Identity : The Demand for Dignity and the Politics of Resentment
by Fukuyama, Francis

1 The Politics Of Dignity
2 The Third Part Of The Soul
3 Inside And Outside
4 From Dignity To Democracy
5 Revolutions Of Dignity
6 Expressive Individualism
7 Nationalism And Religion
8 The Wrong Address
9 Invisible Man
10 The Democratization Of Dignity
11 From Identity To Identities
12 We The People
13 Stories Of Peoplehood
14 What Is To Be Done?

The New York Times best-selling author of The Origins of Political Order shares a provocative examination of modern identity politics that assesses its origins, effects and implications for domestic and international affairs of state.

Francis Fukuyama is the Olivier Nomellini Senior Fellow at Stanford University's Freeman Spogli Institute for International Studies. He has previously taught at the Paul H. Nitze School of Advanced International Studies at Johns Hopkins University and at the George Mason University School of Public Policy. Fukuyama was a researcher at the RAND Corporation and served as the deputy director for the State Department's policy planning staff. He is the author of Political Order and Political Decay, The Origins of Political Order, The End of History and the Last Man, Trust, and America at the Crossroads: Democracy, Power, and the Neoconservative Legacy. He lives with his wife in California.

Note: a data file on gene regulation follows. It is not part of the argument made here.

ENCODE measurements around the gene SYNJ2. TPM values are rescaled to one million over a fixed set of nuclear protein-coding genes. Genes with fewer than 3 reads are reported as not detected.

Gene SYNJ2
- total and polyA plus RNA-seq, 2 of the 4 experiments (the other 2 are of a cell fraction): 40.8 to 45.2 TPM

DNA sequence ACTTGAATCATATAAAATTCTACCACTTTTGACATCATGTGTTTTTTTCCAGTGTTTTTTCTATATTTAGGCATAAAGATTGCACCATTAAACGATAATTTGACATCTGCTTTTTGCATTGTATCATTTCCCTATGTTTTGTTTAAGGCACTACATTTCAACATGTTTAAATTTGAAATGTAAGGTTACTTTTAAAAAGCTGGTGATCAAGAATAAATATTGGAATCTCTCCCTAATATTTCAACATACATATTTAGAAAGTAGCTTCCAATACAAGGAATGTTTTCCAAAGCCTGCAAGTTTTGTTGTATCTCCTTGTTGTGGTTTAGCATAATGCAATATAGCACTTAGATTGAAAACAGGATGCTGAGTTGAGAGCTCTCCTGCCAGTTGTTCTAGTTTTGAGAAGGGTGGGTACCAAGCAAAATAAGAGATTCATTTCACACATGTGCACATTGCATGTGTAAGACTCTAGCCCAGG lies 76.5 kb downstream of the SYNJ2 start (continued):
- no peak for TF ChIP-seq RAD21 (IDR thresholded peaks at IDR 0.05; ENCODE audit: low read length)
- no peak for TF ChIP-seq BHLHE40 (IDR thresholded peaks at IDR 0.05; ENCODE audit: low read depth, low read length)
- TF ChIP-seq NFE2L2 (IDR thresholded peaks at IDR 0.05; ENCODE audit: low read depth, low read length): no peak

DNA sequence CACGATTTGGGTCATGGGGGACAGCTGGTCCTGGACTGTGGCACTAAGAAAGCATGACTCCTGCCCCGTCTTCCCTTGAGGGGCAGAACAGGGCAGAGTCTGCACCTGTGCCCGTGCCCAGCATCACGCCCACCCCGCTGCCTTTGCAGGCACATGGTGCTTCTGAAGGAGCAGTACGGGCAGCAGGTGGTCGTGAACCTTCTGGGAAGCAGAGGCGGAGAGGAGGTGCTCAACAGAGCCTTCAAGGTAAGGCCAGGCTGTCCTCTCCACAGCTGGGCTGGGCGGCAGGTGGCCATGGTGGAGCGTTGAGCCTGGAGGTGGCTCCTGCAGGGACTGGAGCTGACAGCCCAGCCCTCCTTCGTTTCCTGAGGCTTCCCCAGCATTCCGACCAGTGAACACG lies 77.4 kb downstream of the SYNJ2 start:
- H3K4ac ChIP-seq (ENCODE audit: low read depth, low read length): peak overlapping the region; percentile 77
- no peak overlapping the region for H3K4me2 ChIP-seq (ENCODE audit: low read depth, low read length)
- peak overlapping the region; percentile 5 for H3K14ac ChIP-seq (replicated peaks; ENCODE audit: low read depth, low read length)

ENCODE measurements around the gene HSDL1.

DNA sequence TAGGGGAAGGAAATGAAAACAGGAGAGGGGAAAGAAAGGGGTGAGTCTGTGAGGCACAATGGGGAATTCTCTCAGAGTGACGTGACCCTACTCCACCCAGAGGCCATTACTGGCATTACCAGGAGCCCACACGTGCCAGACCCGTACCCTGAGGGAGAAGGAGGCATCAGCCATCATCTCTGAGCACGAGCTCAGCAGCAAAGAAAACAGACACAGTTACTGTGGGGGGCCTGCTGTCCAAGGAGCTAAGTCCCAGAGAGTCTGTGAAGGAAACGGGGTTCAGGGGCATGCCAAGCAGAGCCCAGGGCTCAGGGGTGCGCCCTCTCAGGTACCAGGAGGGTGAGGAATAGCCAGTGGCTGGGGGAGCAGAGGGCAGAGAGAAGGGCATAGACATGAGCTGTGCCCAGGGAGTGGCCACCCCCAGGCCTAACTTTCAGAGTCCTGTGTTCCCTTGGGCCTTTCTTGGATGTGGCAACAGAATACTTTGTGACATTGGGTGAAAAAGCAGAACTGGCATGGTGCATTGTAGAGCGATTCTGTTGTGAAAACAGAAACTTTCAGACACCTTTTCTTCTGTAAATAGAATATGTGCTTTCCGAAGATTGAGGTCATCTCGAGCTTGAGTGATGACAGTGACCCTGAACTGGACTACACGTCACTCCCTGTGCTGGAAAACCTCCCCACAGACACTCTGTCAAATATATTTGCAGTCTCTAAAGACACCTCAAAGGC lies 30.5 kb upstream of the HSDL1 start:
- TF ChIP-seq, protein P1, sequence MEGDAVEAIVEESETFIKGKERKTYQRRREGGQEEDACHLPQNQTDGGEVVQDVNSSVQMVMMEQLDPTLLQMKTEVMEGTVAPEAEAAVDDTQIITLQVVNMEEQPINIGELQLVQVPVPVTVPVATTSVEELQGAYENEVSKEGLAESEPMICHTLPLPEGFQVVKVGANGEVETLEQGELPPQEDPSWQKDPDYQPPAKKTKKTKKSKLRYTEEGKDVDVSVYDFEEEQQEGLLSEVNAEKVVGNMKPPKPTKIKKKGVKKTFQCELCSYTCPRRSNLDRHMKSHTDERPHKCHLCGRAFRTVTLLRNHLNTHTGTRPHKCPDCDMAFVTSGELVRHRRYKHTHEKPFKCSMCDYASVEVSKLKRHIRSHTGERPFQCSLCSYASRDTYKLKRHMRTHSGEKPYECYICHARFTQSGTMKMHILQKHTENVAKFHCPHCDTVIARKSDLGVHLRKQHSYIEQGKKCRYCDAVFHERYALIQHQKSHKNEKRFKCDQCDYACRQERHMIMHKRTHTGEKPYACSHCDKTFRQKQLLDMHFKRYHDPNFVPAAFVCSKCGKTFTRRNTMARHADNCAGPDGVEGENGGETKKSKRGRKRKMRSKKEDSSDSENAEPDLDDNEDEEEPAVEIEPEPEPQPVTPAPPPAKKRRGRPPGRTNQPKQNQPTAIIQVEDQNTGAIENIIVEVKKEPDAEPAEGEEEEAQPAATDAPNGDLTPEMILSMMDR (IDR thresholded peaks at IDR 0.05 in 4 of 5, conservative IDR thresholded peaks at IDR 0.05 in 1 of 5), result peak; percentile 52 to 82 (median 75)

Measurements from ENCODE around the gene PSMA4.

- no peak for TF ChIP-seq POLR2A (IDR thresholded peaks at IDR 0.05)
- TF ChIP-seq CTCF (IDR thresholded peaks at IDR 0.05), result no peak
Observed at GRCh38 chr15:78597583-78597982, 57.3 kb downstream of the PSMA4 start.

The renowned political scientist argues persuasively, and urgently, that a desire for recognition of one's dignity is inherent in every human being—and is necessary for a thriving democracy.Drawing on Luther, Rousseau, Kant, and Hegel, among others, Fukuyama (International Studies/Stanford Univ.; Political Order and Political Decay: From the Industrial Revolution to the Globalization of Democracy, 2014, etc.) offers a historical overview leading to the modern concept of identity as comprised of thymos ("a universal aspect of human personality that craves recognition"), a belief in the distinction between the inner and outer self, and an evolving concept of universal dignity. "The broadening and universalization of dignity turns the private quest for self into a political project," he writes. The author ascribes the contemporary rise of identity politics to a yearning "for equal recognition by groups that have been marginalized by their societies." These groups, mobilize d by political leaders around the idea that their dignity has been disparaged or disregarded, fuel a "politics of resentment." Fukuyama sees nothing wrong with identity politics, unless "ever narrower group identities" threaten "the possibility of communication and collective action." When identity groups—seeking recognition on the basis of race, ethnicity, gender, or religion—see one another as threats, they will resist identifying themselves with "more integrative national identities" that are essential for democratic societies. Economic modernization and rapid social change shatter a sense of community and lead to "confusing pluralism" that often causes individuals to align themselves with religious or nationalistic groups. "Both nationalism and Islamism," writes the author, "can thus be seen as a species of identity politics." He faults the left for failing to build solidarity around large collectivities (the working class, for example), instead focusing on " e very smaller" marginalized groups. To counter this fragmentation, Fukuyama advises that "successful assimilation of foreigners" might curb vociferous populism, required national service could encourage "virtue and public spiritedness," and basic civics must become a strong part of public education to foster informed, open-minded citizens. A cogent analysis of dire threats to democracy. Copyright Kirkus 2018 Kirkus/BPI Communications. All rights reserved.

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